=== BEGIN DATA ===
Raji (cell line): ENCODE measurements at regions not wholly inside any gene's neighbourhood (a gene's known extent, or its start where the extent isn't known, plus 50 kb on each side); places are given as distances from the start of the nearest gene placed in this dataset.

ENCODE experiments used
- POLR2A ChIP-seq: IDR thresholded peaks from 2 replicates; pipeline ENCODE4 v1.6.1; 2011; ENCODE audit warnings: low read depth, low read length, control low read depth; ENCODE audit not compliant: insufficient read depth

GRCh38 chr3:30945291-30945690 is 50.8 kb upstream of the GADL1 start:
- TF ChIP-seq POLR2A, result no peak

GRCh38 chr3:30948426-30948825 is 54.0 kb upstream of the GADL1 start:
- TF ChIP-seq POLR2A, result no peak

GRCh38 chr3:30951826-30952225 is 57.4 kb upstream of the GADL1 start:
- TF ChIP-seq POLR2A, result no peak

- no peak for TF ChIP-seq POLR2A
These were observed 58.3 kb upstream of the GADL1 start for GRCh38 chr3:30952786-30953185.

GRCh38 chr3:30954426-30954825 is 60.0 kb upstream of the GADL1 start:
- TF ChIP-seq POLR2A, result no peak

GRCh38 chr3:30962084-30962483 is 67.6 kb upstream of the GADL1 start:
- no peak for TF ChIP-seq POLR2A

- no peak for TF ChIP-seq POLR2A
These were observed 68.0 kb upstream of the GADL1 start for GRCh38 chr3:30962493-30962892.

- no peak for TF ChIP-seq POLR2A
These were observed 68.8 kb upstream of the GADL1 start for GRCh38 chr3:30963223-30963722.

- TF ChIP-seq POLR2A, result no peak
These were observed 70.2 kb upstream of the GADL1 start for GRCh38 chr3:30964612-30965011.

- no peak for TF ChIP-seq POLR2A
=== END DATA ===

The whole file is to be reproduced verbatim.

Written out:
Raji (cell line): ENCODE measurements at regions not wholly inside any gene's neighbourhood (a gene's known extent, or its start where the extent isn't known, plus 50 kb on each side); places are given as distances from the start of the nearest gene placed in this dataset.

ENCODE experiments used
- POLR2A ChIP-seq: IDR thresholded peaks from 2 replicates; pipeline ENCODE4 v1.6.1; 2011; ENCODE audit warnings: low read depth, low read length, control low read depth; ENCODE audit not compliant: insufficient read depth

GRCh38 chr3:30945291-30945690 is 50.8 kb upstream of the GADL1 start:
- TF ChIP-seq POLR2A, result no peak

GRCh38 chr3:30948426-30948825 is 54.0 kb upstream of the GADL1 start:
- TF ChIP-seq POLR2A, result no peak

GRCh38 chr3:30951826-30952225 is 57.4 kb upstream of the GADL1 start:
- TF ChIP-seq POLR2A, result no peak

- no peak for TF ChIP-seq POLR2A
These were observed 58.3 kb upstream of the GADL1 start for GRCh38 chr3:30952786-30953185.

GRCh38 chr3:30954426-30954825 is 60.0 kb upstream of the GADL1 start:
- TF ChIP-seq POLR2A, result no peak

GRCh38 chr3:30962084-30962483 is 67.6 kb upstream of the GADL1 start:
- no peak for TF ChIP-seq POLR2A

- no peak for TF ChIP-seq POLR2A
These were observed 68.0 kb upstream of the GADL1 start for GRCh38 chr3:30962493-30962892.

- no peak for TF ChIP-seq POLR2A
These were observed 68.8 kb upstream of the GADL1 start for GRCh38 chr3:30963223-30963722.

- TF ChIP-seq POLR2A, result no peak
These were observed 70.2 kb upstream of the GADL1 start for GRCh38 chr3:30964612-30965011.

- no peak for TF ChIP-seq POLR2A